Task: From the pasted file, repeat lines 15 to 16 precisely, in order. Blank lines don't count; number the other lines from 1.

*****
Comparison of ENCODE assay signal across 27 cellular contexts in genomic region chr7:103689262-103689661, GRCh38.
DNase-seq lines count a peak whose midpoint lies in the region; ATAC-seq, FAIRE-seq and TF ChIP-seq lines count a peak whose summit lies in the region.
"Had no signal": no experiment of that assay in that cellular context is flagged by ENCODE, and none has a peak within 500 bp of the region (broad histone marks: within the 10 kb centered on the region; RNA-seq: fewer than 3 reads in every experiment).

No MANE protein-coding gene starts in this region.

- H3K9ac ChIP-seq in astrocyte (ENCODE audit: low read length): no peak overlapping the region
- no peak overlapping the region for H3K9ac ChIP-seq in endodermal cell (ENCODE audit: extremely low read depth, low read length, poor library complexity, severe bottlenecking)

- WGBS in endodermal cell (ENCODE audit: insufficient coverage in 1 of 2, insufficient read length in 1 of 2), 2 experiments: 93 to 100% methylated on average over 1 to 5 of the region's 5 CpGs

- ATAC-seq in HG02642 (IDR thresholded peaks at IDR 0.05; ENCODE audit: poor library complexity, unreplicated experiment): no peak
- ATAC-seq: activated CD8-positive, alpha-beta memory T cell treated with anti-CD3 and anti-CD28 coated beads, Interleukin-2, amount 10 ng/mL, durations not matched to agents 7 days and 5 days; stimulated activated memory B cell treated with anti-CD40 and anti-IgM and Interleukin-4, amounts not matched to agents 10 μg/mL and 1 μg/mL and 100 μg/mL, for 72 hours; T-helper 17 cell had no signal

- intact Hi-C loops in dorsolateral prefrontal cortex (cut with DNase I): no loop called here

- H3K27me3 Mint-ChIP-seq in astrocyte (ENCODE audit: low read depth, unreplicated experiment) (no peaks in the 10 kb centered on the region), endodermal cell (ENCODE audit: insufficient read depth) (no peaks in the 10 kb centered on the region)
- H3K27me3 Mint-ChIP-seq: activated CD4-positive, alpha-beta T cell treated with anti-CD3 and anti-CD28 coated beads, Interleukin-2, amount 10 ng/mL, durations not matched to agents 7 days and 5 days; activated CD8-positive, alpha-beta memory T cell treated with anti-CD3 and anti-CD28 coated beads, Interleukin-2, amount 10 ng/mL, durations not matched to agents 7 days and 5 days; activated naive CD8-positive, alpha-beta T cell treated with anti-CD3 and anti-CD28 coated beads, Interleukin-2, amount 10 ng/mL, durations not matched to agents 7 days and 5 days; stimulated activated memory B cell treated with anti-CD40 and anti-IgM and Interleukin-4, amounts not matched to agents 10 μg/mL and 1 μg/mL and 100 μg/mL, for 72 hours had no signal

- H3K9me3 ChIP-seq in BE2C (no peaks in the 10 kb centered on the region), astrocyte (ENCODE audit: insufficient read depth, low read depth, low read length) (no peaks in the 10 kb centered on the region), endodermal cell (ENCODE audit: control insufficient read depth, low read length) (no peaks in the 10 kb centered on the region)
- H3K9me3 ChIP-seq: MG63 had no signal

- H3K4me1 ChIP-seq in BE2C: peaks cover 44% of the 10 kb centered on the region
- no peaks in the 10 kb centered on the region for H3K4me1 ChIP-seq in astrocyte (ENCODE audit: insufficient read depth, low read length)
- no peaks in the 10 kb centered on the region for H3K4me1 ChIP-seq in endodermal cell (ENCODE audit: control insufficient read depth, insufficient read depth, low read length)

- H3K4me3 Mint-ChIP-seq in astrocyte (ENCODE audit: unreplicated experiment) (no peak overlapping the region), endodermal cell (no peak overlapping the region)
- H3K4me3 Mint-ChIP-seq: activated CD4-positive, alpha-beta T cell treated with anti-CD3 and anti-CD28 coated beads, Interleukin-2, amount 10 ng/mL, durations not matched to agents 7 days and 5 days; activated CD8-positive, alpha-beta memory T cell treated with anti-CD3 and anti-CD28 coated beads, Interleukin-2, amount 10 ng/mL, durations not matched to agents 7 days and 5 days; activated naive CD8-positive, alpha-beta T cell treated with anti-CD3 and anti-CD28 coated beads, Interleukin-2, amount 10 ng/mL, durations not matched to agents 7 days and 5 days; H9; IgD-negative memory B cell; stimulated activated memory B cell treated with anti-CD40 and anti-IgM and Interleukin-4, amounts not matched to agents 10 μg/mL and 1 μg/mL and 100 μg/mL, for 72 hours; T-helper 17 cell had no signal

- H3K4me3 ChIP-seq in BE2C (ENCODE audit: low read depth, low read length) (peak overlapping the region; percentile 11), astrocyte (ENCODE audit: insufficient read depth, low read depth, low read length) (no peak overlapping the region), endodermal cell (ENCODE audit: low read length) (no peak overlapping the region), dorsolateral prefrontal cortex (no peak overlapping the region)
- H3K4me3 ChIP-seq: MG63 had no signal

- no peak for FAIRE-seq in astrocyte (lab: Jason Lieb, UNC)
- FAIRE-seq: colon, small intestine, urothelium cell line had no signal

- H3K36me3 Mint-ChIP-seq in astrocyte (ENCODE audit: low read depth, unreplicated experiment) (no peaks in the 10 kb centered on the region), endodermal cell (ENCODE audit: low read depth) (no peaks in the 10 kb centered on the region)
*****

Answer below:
- H3K4me1 ChIP-seq in BE2C: peaks cover 44% of the 10 kb centered on the region
- no peaks in the 10 kb centered on the region for H3K4me1 ChIP-seq in astrocyte (ENCODE audit: insufficient read depth, low read length)